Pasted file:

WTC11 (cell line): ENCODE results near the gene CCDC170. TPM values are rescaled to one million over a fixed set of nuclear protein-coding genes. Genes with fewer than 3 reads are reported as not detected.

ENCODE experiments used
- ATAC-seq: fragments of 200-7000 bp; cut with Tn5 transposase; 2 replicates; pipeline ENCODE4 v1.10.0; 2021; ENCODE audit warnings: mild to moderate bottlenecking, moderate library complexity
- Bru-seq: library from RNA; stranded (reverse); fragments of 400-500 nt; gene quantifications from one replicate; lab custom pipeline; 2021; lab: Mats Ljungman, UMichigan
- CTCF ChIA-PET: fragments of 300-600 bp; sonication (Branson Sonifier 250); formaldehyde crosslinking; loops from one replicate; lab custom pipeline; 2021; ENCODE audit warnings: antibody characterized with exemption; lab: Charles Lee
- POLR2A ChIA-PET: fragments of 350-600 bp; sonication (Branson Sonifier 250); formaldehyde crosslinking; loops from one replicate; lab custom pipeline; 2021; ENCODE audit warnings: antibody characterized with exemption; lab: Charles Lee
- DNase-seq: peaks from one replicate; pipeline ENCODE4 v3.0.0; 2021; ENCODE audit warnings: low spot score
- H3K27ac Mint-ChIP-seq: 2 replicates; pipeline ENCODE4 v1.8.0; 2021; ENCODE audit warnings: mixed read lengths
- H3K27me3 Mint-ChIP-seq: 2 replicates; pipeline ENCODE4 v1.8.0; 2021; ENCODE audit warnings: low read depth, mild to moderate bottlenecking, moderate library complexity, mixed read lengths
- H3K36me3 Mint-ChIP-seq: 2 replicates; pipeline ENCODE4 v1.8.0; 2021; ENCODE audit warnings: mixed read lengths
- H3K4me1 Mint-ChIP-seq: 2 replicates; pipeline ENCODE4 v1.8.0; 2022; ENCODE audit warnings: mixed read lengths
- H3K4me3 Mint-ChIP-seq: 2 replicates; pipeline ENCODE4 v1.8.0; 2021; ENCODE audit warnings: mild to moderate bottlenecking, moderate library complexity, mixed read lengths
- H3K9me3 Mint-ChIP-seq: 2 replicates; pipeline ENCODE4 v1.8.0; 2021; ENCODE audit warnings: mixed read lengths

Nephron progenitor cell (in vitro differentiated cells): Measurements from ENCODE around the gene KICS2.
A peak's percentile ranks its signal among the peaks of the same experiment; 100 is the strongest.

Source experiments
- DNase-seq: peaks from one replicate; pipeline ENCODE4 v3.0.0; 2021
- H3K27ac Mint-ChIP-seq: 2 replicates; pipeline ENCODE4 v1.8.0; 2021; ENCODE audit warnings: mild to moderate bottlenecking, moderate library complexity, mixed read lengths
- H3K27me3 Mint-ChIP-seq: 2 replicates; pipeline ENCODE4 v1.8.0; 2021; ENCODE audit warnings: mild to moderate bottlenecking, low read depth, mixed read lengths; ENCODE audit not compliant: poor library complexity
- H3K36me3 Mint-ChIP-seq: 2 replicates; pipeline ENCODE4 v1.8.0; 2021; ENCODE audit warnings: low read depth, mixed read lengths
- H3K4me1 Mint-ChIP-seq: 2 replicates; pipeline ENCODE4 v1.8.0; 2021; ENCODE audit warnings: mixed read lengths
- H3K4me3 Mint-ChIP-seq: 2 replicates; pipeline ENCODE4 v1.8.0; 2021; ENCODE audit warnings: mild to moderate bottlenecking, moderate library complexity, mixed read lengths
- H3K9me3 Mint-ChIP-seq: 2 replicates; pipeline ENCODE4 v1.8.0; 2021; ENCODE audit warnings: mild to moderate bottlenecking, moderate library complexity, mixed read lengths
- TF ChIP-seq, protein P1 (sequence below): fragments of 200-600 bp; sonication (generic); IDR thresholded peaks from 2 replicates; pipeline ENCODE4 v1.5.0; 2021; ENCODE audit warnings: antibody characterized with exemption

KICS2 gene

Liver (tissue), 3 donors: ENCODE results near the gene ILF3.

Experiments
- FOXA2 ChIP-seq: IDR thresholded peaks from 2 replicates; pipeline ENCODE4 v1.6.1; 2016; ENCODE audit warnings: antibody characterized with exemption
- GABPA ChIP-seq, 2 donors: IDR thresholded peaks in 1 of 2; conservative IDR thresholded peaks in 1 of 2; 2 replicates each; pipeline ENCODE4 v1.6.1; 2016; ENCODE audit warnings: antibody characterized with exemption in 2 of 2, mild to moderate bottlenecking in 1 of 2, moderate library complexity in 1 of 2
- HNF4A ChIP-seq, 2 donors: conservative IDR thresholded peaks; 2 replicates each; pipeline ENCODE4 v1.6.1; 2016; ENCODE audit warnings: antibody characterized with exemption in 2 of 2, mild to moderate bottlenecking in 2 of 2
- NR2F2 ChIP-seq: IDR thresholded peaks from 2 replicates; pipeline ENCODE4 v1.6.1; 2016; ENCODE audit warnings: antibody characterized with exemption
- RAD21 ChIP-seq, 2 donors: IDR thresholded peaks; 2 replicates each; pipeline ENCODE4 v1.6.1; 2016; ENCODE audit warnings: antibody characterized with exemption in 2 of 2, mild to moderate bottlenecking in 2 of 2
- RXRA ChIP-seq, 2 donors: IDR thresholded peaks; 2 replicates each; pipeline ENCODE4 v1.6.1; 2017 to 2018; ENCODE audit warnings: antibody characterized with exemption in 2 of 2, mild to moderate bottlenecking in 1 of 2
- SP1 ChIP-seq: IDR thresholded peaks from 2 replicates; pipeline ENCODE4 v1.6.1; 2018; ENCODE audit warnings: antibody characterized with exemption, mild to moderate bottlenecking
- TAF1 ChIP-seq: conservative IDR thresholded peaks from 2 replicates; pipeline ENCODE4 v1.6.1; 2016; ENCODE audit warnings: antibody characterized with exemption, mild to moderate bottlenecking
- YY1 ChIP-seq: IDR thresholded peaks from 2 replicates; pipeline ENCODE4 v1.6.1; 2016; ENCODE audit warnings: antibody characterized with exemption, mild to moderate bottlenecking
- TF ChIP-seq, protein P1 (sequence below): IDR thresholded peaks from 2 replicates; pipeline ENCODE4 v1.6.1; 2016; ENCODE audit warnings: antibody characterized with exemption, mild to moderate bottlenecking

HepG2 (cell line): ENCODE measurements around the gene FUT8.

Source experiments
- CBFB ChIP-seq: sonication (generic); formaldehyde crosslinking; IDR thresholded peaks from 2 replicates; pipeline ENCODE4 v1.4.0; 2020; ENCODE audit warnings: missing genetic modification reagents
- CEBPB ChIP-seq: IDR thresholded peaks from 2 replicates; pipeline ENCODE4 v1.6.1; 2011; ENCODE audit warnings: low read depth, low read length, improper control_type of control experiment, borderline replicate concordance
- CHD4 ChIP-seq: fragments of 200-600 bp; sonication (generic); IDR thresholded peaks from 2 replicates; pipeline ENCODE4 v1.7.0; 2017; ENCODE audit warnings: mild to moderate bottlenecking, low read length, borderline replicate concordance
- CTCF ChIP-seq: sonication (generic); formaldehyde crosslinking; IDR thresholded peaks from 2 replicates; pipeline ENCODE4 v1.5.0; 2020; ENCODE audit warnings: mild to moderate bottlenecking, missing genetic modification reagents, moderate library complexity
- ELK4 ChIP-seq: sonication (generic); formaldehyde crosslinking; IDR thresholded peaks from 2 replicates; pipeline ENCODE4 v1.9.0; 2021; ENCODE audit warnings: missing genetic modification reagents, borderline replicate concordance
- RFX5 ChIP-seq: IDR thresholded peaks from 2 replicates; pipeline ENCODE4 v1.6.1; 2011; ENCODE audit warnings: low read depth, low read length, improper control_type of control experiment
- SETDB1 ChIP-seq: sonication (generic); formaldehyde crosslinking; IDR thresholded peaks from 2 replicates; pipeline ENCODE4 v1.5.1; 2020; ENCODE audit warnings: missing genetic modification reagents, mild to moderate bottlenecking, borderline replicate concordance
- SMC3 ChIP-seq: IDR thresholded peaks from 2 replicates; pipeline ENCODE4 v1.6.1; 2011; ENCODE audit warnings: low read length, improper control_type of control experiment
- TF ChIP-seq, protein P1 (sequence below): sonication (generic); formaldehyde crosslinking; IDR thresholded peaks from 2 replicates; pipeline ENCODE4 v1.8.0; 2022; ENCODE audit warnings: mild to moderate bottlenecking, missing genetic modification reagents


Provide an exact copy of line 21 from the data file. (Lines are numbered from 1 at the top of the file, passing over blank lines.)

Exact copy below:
- H3K4me1 Mint-ChIP-seq: 2 replicates; pipeline ENCODE4 v1.8.0; 2021; ENCODE audit warnings: mixed read lengths